It wasn’t just Sedna. Many of the other trans-Neptunian objects that were found seemed to have orbits that were influenced by something big, very far away.
There was a lot more evidence piling up.
In 2016, California Institute of Technology astronomers Mike Brown and Konstantin Batygin announced that many newly discovered trans-Neptunian objects had eerily similar orbits on the same side of the solar system. They also noted that the odds of such a thing happing by chance was only 1 in 14,000 and that the odds were good that something very massive and distant was nudging these bodies into these orbits.
They theorized that this was the result of a large rocky planet five to ten times the mass of the Earth which orbited at a distance of 400 to 800 AU, or ten to twenty times the distance from Pluto from the Sun.
This hypothetical planet would meet the new definition of a planet and would be the 9th planet.
Some astronomers think that there might be two major planets that are influencing the orbits of these objects. This theory holds that there would be a 10th planet located about 1500 AU away which would be approximately the mass of Neptune.
The existence of such a large planet or planets so far away would explain much of what we know about the orbits of trans-Neptunian objects.
Over the last decade, the evidence supporting Planet Nine has grown along with the number of astronomers who think that such a planet is plausible.
So, if we are seeing the evidence of it, where is it?
Well, that is a very difficult thing to prove. Just because we might be seeing evidence of it in the orbits of other objects, that doesn’t mean we know where it is right now.
Even if we did know where it was, observing it would be very difficult. The further away you get from the sun, the less light there is to be reflected back. Once you get to hundreds of astronomical units away, the amount of light hitting the planet would be incredibly small, and the amount reflected back to Earth would be only a tiny fraction of that.
Moreover, if it is a rocky body like Earth or Mars, it wouldn’t reflect as much light as ice-covered bodies, which is what most of the trans-Neptunian objects seem to be.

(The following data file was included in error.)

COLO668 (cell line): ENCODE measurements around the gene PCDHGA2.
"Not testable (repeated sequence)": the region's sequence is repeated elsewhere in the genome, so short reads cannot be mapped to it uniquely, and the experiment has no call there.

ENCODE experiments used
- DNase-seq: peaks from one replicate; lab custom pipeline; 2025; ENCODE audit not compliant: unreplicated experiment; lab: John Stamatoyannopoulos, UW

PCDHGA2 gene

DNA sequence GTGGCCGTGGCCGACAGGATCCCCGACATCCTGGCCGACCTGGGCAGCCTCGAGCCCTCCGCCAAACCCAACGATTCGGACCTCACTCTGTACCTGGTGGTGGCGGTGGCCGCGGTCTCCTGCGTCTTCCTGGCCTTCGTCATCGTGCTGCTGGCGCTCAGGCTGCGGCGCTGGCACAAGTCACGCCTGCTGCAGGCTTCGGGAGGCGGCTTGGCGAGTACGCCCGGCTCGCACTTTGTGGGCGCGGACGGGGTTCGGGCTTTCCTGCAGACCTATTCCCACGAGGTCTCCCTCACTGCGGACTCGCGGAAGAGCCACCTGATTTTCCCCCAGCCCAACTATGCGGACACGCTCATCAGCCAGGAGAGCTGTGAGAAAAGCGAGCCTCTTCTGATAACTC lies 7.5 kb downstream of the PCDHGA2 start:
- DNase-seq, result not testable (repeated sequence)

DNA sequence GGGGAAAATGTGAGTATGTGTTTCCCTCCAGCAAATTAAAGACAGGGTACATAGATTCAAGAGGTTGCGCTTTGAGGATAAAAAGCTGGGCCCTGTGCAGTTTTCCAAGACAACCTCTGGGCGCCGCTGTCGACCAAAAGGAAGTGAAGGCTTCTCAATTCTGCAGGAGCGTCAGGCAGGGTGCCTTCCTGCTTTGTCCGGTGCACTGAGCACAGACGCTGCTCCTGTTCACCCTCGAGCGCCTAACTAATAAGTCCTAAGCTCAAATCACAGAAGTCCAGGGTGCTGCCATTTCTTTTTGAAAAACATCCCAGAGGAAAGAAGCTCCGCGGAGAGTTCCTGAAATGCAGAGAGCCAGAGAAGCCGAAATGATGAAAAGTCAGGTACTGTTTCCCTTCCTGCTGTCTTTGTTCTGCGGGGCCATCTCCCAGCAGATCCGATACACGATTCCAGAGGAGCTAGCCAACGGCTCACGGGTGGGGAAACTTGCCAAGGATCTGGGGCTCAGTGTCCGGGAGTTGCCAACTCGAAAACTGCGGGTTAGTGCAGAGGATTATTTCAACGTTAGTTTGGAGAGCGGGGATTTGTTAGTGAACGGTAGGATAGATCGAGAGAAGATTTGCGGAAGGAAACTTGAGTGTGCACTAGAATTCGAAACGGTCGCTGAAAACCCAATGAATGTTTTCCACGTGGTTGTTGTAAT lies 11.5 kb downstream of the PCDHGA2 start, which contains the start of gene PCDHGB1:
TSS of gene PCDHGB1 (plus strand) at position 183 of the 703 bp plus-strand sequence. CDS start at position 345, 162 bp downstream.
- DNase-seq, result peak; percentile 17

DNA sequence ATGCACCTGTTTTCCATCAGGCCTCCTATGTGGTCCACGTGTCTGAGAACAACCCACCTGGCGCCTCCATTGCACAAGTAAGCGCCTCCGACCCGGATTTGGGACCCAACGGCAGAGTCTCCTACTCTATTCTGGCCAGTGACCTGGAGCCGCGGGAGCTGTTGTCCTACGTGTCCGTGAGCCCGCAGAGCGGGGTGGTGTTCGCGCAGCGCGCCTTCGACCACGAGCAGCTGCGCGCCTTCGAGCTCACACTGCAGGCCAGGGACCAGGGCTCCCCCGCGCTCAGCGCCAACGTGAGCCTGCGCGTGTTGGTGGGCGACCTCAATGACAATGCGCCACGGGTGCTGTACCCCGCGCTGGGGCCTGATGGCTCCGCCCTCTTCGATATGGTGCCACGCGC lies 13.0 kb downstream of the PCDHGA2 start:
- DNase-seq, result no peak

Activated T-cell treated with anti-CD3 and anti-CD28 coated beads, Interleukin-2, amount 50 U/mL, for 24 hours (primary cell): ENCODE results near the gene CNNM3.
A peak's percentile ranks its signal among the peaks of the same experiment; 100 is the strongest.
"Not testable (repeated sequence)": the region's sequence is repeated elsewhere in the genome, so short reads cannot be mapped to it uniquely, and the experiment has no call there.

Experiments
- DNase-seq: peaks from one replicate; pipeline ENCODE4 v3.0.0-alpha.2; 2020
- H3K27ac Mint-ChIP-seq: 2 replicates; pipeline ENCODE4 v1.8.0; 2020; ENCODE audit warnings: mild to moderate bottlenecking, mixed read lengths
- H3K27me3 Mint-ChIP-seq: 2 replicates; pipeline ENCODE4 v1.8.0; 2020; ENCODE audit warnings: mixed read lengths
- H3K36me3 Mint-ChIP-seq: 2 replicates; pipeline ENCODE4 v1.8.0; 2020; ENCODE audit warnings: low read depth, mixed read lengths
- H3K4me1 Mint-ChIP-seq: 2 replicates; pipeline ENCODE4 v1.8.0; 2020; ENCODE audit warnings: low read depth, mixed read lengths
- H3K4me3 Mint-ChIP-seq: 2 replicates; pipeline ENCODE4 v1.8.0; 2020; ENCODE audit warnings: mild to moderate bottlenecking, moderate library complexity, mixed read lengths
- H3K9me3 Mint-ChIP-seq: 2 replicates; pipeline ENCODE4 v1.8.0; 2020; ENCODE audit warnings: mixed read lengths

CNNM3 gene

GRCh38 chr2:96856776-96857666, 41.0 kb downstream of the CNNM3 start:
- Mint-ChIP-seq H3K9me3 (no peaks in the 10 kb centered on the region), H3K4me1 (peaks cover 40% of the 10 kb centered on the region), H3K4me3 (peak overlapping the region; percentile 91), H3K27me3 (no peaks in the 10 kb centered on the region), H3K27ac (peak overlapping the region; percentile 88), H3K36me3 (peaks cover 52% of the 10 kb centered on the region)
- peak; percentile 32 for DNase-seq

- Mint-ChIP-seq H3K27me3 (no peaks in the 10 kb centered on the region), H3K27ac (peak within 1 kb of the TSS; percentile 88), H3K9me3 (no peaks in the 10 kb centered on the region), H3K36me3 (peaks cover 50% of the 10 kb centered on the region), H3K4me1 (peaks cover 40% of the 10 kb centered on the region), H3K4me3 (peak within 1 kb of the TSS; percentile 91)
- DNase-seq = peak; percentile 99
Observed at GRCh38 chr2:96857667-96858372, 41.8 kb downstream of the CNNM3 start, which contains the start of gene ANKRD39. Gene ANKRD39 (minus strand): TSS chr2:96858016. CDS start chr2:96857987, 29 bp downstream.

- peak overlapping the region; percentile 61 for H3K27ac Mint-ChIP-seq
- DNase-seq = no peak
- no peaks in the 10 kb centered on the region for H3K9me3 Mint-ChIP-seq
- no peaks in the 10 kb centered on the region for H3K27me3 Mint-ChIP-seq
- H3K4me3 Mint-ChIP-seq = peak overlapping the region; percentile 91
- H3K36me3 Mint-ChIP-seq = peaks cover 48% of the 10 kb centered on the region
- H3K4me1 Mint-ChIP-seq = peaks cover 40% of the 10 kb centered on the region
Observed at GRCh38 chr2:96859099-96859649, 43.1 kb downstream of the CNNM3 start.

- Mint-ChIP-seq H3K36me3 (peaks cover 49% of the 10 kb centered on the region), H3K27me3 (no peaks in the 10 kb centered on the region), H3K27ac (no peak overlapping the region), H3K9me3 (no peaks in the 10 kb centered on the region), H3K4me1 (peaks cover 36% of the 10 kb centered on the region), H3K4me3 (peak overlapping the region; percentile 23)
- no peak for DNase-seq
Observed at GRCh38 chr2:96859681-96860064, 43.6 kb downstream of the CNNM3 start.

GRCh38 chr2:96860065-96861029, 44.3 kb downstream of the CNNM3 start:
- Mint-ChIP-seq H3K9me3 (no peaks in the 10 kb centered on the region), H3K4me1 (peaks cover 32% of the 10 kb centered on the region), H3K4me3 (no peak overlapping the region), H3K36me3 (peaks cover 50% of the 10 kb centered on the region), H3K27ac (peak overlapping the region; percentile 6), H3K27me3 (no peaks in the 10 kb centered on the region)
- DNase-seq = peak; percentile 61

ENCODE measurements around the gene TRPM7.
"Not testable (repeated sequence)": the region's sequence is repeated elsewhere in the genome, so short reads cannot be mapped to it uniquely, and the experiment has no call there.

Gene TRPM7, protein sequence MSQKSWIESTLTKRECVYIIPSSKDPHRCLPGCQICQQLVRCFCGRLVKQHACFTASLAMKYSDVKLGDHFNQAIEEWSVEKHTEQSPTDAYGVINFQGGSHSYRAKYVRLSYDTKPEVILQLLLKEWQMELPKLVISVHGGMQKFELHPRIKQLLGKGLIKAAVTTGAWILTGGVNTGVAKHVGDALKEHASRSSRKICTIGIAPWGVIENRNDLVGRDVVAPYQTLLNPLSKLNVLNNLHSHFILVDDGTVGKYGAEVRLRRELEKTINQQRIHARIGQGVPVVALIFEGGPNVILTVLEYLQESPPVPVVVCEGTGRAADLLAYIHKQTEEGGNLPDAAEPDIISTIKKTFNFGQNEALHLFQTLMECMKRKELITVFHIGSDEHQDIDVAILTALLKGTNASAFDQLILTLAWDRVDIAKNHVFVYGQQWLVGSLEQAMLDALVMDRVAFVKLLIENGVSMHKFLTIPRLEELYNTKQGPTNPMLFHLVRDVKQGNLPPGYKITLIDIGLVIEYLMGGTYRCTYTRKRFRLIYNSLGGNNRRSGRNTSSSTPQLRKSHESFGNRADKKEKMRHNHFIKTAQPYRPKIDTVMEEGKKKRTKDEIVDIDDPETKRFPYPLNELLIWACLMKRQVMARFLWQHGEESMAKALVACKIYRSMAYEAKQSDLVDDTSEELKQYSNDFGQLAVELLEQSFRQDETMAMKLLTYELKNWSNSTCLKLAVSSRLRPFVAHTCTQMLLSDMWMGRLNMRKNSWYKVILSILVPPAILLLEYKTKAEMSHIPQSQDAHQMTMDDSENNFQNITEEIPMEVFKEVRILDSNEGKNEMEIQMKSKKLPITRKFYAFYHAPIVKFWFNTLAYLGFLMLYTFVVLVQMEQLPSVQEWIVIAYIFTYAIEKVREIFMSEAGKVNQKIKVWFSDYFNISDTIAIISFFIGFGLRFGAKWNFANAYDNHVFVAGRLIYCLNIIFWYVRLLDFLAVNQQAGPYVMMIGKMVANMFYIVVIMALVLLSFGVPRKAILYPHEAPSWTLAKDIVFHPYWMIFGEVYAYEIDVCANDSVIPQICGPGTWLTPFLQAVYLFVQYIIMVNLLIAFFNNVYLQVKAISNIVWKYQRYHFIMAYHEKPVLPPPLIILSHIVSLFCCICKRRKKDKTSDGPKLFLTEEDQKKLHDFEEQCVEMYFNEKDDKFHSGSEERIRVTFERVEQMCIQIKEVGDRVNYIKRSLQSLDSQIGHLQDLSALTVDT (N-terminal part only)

Finally, even if we did see it, we wouldn’t necessarily know that we are looking at it. At that distance, the planets move very slow, so the only way you can really tell if it is a planet is by looking at images taken over significant periods of time.
For example, it is entirely possible that some ancient astronomers actually saw Uranus, and Gallielo might have seen Neptune through his telescope. However, they had no clue they were planets because they just looked like stars and moved so slow.
It is more difficult to find such a body in the distant reaches of our own solar system than it is to detect large planets orbiting other stars. The search for Planet Nine is pushing the limits of our ground-based astronomy.
If there is a Planet Nine, how did it get there? Speculation on the origin of a planet that hasn’t been discovered is difficult, but one theory is that a rocky mass interacted with Jupiter during the formation of the solar system which threw it very far away.
Another theory is that it might be a rogue planet that entered from outside the solar system and got caught into the sun’s orbit….but the odds of this are very slim.
I should note, that while there is growing evidence of Planet Nine, acceptance of this hypothesis is far from universal.
Either way, the only way to resolve the issue is to actually find it. This is a pretty big priority in the world of astronomy right now. One new tool which might help in the search is the Vera Rubin Observatory, which is being built in Chile.
This will be a wide-angle telescope that will photograph the entire sky every few days. Its mission is to look for anything which is moving amongst the stars. It will collect an enormous amount of data over 10 years which should make huge strides in cataloging everything which is in our solar system.
Until astronomers can actually find it and photograph it, we will have to keep looking for the shadows and echoes of a planet that may or may not even exist.
The associate producers of Everything Everywhere Daily are Thor Thomsen and Peter Bennett.